Open the auto fill valve and check that it adds and closes at proper pressure. Replace if necessary. It has a slide handle on the side and a locking screw adjustment on the top. I have no idea how to balance these out. I'll google but it's hasn't been much help. My assumption is that the slider handle stays all the way open and I adjust the open / close point with the screw on top. I'm sure it's out of adjustment because the screw turns somewhat freely. It wasn't locked.
Pressurize the expansion tank to equal boiler pressure. I'll have to go get another pressure gauge. My tire gauge doesn't read low enough.
Set up the auto air purge valve. Is the red knob (escape vent) left open or closed. If open, I can hear air hissing either in or out depending on if I am adding or removing water from the boiler. If closed, will it purge?
I will continue to google this stuff but so far all I get is people trying to sell me things.
Again, I appreciate your patience. If you ever get to Maryland, I'll buy you a beer or 6.
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I took off work today to mess with this.
I replaced the boiler feed valve. The old one had the adjustment screw loose and it was easier to spend 40 bucks on a new one that was factory set. When I took the old one off I saw that it was heavily damaged by electrolysis. Some of it's internal parts fell out through the fitting holes. After install I left the new one in the auto position with the isolation valve open as was suggested.
I verified that the expansion tank was good by checking that air, not water came out of the snifter valve and that it's pressure equaled the boiler pressure.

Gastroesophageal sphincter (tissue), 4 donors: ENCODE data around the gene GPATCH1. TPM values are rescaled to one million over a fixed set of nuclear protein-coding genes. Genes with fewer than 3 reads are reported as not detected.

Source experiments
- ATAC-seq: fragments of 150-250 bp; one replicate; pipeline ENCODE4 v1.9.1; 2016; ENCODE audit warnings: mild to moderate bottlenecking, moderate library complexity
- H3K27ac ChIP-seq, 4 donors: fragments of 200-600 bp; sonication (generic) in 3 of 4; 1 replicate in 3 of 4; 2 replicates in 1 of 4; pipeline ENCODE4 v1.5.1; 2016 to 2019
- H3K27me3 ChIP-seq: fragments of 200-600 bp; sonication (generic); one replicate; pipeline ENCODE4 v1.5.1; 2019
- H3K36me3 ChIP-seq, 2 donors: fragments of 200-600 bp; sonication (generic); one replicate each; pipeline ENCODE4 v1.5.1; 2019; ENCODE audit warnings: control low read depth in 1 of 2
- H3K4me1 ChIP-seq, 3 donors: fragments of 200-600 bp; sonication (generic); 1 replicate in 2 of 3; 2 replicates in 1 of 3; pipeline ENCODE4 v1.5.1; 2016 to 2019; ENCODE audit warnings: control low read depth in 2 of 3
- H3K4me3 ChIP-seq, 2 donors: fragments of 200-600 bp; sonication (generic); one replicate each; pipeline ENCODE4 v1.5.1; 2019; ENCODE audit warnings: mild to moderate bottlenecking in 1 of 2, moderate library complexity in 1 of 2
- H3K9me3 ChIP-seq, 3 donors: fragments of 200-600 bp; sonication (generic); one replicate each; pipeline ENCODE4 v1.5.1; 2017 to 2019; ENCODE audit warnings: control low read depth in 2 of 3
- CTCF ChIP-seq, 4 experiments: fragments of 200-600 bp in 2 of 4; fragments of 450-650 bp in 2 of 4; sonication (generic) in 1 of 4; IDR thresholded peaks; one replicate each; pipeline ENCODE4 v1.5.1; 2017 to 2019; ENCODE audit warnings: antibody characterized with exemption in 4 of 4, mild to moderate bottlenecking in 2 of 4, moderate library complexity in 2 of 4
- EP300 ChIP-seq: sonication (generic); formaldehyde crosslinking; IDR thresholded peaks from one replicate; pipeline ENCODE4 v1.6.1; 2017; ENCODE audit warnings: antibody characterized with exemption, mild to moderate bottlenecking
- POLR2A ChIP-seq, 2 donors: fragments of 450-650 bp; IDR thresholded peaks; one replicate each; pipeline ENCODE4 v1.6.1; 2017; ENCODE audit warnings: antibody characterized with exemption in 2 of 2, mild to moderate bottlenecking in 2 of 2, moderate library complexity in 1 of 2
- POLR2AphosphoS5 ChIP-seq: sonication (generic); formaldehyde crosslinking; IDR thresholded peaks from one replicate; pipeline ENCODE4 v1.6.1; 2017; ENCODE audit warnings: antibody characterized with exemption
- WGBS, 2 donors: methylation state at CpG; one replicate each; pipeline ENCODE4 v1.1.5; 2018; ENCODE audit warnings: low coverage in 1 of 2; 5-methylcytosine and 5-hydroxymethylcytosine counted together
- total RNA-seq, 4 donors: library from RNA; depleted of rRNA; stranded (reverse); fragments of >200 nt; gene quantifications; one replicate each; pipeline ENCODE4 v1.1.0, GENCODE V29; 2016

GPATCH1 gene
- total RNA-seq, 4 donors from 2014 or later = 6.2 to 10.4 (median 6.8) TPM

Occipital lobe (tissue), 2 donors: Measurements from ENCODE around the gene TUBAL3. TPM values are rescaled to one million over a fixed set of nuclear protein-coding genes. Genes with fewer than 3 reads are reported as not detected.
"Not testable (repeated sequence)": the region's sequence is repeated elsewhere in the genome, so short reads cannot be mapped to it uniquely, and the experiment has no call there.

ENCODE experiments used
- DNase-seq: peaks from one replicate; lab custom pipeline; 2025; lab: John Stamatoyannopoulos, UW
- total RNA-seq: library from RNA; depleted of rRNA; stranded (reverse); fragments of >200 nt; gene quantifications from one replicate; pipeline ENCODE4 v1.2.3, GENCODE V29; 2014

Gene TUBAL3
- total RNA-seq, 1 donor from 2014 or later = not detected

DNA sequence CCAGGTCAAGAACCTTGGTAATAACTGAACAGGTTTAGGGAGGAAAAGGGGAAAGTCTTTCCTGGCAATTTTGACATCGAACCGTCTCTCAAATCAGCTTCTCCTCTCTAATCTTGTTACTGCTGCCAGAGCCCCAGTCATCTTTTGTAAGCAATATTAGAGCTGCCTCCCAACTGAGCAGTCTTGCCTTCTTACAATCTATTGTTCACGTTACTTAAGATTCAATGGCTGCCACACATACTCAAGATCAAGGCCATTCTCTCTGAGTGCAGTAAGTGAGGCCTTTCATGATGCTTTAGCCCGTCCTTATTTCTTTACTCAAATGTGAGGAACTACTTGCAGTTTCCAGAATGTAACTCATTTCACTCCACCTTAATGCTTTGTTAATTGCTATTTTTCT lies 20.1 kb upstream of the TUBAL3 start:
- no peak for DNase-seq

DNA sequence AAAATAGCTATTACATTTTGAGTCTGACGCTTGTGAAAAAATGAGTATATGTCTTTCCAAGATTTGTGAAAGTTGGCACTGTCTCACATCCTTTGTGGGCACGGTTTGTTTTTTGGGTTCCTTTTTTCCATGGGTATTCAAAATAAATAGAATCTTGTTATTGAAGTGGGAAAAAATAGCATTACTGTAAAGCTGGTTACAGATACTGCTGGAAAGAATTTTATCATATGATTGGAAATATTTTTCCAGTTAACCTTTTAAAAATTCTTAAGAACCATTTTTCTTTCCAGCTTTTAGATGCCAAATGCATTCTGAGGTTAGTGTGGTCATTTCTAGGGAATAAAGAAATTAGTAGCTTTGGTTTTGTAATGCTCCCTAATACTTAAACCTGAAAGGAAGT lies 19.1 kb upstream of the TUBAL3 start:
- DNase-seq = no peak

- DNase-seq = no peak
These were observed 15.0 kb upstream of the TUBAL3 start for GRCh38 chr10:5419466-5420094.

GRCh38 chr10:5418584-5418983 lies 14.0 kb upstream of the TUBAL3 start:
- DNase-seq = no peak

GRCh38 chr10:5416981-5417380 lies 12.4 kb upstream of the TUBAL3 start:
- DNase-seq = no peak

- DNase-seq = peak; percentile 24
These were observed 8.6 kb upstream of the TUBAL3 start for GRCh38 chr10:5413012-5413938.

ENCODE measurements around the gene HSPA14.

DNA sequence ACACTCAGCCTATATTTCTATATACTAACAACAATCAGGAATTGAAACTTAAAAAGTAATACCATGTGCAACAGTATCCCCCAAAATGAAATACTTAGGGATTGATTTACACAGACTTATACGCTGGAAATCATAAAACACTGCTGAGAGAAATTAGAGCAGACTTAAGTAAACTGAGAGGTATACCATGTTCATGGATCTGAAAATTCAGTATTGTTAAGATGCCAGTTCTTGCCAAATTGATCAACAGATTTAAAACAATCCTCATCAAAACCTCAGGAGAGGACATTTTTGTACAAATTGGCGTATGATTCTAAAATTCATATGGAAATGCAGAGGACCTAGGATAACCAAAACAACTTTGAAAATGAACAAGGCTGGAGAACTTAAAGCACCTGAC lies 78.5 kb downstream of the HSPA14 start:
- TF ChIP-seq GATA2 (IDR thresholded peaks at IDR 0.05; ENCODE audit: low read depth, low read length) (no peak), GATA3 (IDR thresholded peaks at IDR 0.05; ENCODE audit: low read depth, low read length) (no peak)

I isolated the entire second floor of the house by cutting and capping. I know this sounds extreme but it only required two cuts and two caps. Total time for that was 10 minutes and 3 bucks. This allows me to have no pipe connected to the boiler except what I can directly see.
Closed the air purge valve at the top of the system.
I filled he system to 20 psi. The feed valve kicks in at 12 psi. If it maintains 20 then I fixed it. If it drops to and holds 12 then I assume I still have a leak somewhere although I can't imaging I have a leak that I can't see, at this point.
Nothing to do now but wait a week and see what happens.
Look folks, I know I've been a pain in the ass with this. I get that way when confronted with expensive things I don't understand. I learned a lot and saved a pile of money. I needed to learn this system. I couldn't go and spend a hundred bucks an hour every time the system burped or did some weird thing.
I do appreciate the patience and the advice. The offer for beer still stands.
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Which doesn't change the fact that I have a leak in the pipe under the concrete slab but, that's a separate issue I'll deal with that later, after I get the main system set up properly.
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If the valve was not part of hte problem, it certainly was ready to fail. Smart move to replace it now.

Is al lthe air purged?

Real beer, none of that "lite" crap. We don't drink cheap beer either.
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Probably not. I'll purge it manually every day or or so until no more air escapes.

Not a problem. I'll go as heavy as you like. And as much as you like.
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coustanis wrote:

http://groups.google.com/group/alt.home.repair/browse_thread/thread/52abfb9055f6267c/b8bd99bad0ef69ac?lnk=gst&q=coustanis&rnum=1#b8bd99bad0ef69ac0
http://groups.google.com/group/alt.home.repair/browse_thread/thread/6c6386e6d2177ea9/7039eff338195ed1?lnk=gst&q=coustanis&rnum=4#7039eff338195ed1
Just out of curiosity, did you blow (or suck with a shopvac) the water out of that loop before you pressurized it?
If not try doing so and see if your leakdown rate increases because air can escape through a leak faster than water can be pushed out by air, and you might, just might, be able to hear it hissing out.
It does sound like your worst fears will be realized and the leak is buried under the concrete floor, so you'll have to replace the piping with some above slab stuff.
Jeff
--
Jeffry Wisnia
(W1BSV + Brass Rat \'57 EE)